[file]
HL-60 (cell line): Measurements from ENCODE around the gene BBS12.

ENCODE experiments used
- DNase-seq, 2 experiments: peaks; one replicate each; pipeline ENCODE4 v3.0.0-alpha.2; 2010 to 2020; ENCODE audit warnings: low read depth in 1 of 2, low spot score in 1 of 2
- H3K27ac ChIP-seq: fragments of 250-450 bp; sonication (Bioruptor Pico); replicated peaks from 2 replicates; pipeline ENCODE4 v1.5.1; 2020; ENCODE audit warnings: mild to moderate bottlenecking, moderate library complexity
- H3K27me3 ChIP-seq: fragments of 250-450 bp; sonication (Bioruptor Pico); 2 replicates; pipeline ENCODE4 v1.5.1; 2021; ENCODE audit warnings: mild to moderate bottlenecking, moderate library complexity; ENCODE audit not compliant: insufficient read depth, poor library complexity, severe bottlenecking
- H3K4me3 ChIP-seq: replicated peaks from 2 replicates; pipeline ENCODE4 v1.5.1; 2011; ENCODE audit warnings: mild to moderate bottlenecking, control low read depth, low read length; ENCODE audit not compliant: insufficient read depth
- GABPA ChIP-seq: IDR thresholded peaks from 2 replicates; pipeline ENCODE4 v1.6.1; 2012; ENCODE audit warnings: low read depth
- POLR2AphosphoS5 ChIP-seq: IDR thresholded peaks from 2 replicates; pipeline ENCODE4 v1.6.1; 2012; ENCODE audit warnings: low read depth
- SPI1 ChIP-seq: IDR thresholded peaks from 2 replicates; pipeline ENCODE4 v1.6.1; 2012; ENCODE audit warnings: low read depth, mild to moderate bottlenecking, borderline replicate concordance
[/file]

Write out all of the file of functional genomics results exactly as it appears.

HL-60 (cell line): Measurements from ENCODE around the gene BBS12.

ENCODE experiments used
- DNase-seq, 2 experiments: peaks; one replicate each; pipeline ENCODE4 v3.0.0-alpha.2; 2010 to 2020; ENCODE audit warnings: low read depth in 1 of 2, low spot score in 1 of 2
- H3K27ac ChIP-seq: fragments of 250-450 bp; sonication (Bioruptor Pico); replicated peaks from 2 replicates; pipeline ENCODE4 v1.5.1; 2020; ENCODE audit warnings: mild to moderate bottlenecking, moderate library complexity
- H3K27me3 ChIP-seq: fragments of 250-450 bp; sonication (Bioruptor Pico); 2 replicates; pipeline ENCODE4 v1.5.1; 2021; ENCODE audit warnings: mild to moderate bottlenecking, moderate library complexity; ENCODE audit not compliant: insufficient read depth, poor library complexity, severe bottlenecking
- H3K4me3 ChIP-seq: replicated peaks from 2 replicates; pipeline ENCODE4 v1.5.1; 2011; ENCODE audit warnings: mild to moderate bottlenecking, control low read depth, low read length; ENCODE audit not compliant: insufficient read depth
- GABPA ChIP-seq: IDR thresholded peaks from 2 replicates; pipeline ENCODE4 v1.6.1; 2012; ENCODE audit warnings: low read depth
- POLR2AphosphoS5 ChIP-seq: IDR thresholded peaks from 2 replicates; pipeline ENCODE4 v1.6.1; 2012; ENCODE audit warnings: low read depth
- SPI1 ChIP-seq: IDR thresholded peaks from 2 replicates; pipeline ENCODE4 v1.6.1; 2012; ENCODE audit warnings: low read depth, mild to moderate bottlenecking, borderline replicate concordance